‘And you don’t want to upset them – is that it?’
Her eyes had lost their soft appeal. She was angry. ‘You know, I hear things back there…’ She jerked her head towards the fanlight door.
‘What sort of things?’
‘You would be surprised what some very important people tell me. It’s all part of the power thing, isn’t it? Men want to impress me with their little secrets.’
‘I must go,’ he said. ‘I don’t know what you’re doing here, but…’
She reached across and took his arm, this time gripping it tightly. She stabbed her forefinger at the table, the varnished nail beating out an urgent tattoo. ‘I’ve told you what I’m doing here. I’m doing it with some of the most powerful men in this country. I’m good at it. They like me. And I don’t have any choice – do you understand?’
She got up and walked back to the bar. Almost immediately, a man sat beside her.




James, hi welcome to The Reading Frenzy to talk about your latest release Midnight in Berlin.
Was there a particular catalyst that led you to write now about these real events in 1938-39?
There was no lighting strike of inspiration behind the writing of Midnight in Berlin.What caught my eye however was the reference to a plan to assassinate Hitler by a British diplomat  in a video I watched one day  about pre war German history. I thought  this very strange and on investigation discovered that it a Colonel Noel Mason-MacFarlane,the military attache at the British embassy had proposed the plan.
Further research revealed that the British government had turned the plan down "became it would not be sportsmanlike behaviour."  All this happened in 1939 when we could so easily have prevented the outbreak of war in September that year.That is what got me going.


I was reading your blog post about the appeasement of Hitler prior to war. Even in the light of the world’s present turmoil, do you think this would have happened today?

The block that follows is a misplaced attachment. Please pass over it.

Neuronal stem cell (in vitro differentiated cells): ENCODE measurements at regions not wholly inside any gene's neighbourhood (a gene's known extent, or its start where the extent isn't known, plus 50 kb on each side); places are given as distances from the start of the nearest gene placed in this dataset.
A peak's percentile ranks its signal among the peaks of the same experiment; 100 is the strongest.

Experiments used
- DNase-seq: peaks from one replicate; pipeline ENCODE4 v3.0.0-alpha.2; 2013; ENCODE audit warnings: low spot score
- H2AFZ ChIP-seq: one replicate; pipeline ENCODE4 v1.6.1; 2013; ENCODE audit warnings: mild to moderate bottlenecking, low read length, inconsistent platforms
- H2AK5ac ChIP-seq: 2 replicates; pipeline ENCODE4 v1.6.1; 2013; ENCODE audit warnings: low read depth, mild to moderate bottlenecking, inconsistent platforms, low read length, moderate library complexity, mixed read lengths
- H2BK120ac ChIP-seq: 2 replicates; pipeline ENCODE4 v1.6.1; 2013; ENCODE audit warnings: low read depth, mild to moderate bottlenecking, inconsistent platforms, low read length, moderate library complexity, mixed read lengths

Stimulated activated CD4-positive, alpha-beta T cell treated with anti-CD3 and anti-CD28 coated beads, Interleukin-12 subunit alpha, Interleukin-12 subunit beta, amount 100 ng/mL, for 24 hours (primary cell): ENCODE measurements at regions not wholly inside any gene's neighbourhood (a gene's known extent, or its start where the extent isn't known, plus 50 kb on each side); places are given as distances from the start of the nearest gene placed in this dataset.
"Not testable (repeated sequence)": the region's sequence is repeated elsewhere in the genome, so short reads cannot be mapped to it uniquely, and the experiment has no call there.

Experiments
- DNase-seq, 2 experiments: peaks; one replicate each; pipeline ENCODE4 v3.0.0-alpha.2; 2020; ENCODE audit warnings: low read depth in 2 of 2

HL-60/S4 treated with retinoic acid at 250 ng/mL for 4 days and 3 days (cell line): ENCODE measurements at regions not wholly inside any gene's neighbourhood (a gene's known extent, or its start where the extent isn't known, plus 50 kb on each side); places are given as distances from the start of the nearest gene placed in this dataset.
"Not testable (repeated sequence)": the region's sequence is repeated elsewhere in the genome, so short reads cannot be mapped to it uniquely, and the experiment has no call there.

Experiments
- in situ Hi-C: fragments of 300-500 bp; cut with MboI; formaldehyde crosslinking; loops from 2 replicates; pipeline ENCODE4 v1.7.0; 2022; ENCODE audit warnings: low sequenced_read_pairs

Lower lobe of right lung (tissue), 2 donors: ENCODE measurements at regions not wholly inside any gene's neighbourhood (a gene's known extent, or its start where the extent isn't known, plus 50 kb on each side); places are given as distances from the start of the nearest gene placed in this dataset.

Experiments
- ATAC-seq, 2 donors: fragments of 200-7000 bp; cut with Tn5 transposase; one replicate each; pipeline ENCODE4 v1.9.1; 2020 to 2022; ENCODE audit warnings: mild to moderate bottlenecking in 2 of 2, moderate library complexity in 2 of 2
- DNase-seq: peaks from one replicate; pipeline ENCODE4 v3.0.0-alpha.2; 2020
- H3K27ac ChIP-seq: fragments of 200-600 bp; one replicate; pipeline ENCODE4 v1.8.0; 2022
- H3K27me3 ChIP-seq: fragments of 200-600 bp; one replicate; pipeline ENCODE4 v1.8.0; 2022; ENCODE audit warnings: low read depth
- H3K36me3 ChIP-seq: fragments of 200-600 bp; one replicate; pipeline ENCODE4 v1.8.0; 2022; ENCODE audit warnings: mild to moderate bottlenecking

The way we appeased Hitler in the late thirties, ie by  refusing to criticise his aggressive land grabs in eastern Europe and by turning a blind eye to the savage treatment of the Jews, reflects  in my view our pusillanimous policies towards Putin in Moscow today. The west raised not a finger when Putin took over Crimea and we have said nothing about the continued persecution and occasional assassination of his political opponents inside Russia and beyond its borders. Plus ca change


James do you think your being a journalist makes you a better author and if so how?
The discipline of journalism, that of the need  for swift  accurate  research and getting basic facts right, certainly helps a novelist, especially a writer of historical novels. Charles Dickens was one of our greatest journalists and that gave him  an eye for detail and an ear from common speech that informs all his novels.


You’ve written both contemporary and historical fiction. Is there one over the other you prefer to write?
I love bringing history to life in fictional form because doing so in a credible way that stays true to the time place and people of the story gives readers a window onto the past that is both entertaining and informative.More people have learnt about the American Civil war and Reconstruction from  Margaret Mitchell's Gone With the Wind than ever did so in class.Her history is flawed in that it glosses over the whole issue of slavery but nevertheless it gives a compelling account  of  southern plantation life at that time.


James you’ve also wrote a screenplay based on the real George Hogg an English adventurer credited with saving orphans in China during the Japanese occupation that was subsequently turned into a film.
Are there more screenplays in your future?